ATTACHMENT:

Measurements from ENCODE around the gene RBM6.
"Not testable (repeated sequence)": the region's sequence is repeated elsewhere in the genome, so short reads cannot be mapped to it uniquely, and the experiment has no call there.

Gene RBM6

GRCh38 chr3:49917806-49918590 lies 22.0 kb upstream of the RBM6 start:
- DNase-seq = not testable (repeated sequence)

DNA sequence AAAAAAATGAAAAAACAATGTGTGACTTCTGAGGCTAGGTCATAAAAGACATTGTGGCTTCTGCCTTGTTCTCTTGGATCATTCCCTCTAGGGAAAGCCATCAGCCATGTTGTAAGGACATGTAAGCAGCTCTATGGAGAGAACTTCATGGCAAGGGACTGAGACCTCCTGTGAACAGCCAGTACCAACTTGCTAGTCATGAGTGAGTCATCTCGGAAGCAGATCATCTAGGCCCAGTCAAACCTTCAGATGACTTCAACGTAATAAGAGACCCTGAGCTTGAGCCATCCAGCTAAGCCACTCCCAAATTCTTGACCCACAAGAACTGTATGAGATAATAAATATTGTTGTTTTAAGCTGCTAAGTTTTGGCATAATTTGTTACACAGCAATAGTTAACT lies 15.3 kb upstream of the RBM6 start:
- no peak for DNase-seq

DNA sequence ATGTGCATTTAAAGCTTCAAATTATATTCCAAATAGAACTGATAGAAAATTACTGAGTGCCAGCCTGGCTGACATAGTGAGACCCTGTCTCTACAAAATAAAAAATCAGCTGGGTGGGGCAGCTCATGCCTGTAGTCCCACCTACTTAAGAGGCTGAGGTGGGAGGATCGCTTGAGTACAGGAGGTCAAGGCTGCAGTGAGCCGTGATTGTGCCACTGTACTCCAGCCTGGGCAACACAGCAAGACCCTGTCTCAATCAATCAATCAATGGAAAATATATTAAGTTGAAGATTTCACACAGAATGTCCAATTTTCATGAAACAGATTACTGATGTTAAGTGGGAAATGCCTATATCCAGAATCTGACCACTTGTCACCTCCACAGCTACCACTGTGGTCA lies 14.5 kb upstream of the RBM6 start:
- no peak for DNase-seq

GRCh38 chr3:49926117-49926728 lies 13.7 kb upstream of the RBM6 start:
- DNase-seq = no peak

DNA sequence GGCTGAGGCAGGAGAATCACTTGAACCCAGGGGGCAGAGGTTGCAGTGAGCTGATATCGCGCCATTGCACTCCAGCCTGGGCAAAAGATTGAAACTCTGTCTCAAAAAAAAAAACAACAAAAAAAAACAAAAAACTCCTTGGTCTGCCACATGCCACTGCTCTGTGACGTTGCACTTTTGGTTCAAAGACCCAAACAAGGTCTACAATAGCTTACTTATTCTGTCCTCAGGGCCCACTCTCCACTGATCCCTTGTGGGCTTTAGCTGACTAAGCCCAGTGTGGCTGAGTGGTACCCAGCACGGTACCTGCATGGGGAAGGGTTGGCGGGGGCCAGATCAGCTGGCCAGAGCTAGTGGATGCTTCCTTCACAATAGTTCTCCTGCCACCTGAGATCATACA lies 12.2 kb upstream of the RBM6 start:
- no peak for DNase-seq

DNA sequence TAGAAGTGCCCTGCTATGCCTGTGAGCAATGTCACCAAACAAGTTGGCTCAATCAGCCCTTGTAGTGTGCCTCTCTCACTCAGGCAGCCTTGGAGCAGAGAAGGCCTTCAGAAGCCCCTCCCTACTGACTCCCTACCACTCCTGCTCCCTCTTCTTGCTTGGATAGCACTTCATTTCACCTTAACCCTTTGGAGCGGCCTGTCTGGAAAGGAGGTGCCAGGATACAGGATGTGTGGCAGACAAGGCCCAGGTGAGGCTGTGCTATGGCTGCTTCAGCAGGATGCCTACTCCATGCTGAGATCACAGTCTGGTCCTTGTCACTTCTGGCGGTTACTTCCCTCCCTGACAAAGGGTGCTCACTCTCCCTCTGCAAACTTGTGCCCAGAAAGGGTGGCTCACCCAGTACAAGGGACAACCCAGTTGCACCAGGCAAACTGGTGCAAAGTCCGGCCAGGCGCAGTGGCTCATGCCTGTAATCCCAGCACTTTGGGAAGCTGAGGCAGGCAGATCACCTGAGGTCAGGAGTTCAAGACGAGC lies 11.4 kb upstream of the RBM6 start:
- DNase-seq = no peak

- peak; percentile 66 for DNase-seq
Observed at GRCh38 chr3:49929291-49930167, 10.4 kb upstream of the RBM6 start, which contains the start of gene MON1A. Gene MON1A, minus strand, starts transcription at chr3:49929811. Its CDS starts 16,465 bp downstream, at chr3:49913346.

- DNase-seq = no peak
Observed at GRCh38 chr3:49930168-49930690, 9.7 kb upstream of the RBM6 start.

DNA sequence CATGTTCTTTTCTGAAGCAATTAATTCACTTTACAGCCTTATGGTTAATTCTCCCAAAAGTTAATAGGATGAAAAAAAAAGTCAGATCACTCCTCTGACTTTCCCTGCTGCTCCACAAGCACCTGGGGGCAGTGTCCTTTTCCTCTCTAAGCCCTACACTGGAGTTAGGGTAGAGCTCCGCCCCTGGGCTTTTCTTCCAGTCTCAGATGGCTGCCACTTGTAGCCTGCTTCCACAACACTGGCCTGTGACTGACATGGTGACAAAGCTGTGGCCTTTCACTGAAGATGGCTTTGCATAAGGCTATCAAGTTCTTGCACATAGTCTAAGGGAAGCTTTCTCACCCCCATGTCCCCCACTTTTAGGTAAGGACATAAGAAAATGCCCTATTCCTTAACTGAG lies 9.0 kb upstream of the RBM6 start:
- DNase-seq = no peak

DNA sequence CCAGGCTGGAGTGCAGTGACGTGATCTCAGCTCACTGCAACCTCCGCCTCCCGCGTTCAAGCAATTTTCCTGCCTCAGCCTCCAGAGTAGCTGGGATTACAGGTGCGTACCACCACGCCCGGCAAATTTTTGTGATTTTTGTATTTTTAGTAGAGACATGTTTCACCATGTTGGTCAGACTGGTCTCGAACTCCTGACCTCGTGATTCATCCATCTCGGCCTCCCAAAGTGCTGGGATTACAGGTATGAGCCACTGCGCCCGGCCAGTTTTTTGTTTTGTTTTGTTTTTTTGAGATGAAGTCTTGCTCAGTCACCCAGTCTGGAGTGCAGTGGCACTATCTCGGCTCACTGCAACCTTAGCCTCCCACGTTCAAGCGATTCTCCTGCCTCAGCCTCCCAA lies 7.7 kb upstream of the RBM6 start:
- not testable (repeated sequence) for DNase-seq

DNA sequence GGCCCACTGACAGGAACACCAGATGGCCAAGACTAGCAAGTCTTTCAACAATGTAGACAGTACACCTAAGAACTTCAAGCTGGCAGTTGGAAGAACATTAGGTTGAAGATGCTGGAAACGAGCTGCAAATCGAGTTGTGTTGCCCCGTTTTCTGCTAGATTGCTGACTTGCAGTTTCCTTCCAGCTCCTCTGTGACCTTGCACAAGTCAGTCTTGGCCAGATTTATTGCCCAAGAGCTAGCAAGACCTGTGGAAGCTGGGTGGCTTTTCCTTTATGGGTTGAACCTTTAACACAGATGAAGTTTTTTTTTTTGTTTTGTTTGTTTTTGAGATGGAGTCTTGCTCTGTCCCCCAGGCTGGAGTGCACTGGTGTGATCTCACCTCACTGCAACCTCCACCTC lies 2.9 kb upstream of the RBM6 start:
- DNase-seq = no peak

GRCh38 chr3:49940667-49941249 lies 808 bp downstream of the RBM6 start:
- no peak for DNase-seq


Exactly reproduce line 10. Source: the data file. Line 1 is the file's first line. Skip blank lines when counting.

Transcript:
GRCh38 chr3:49926117-49926728 lies 13.7 kb upstream of the RBM6 start: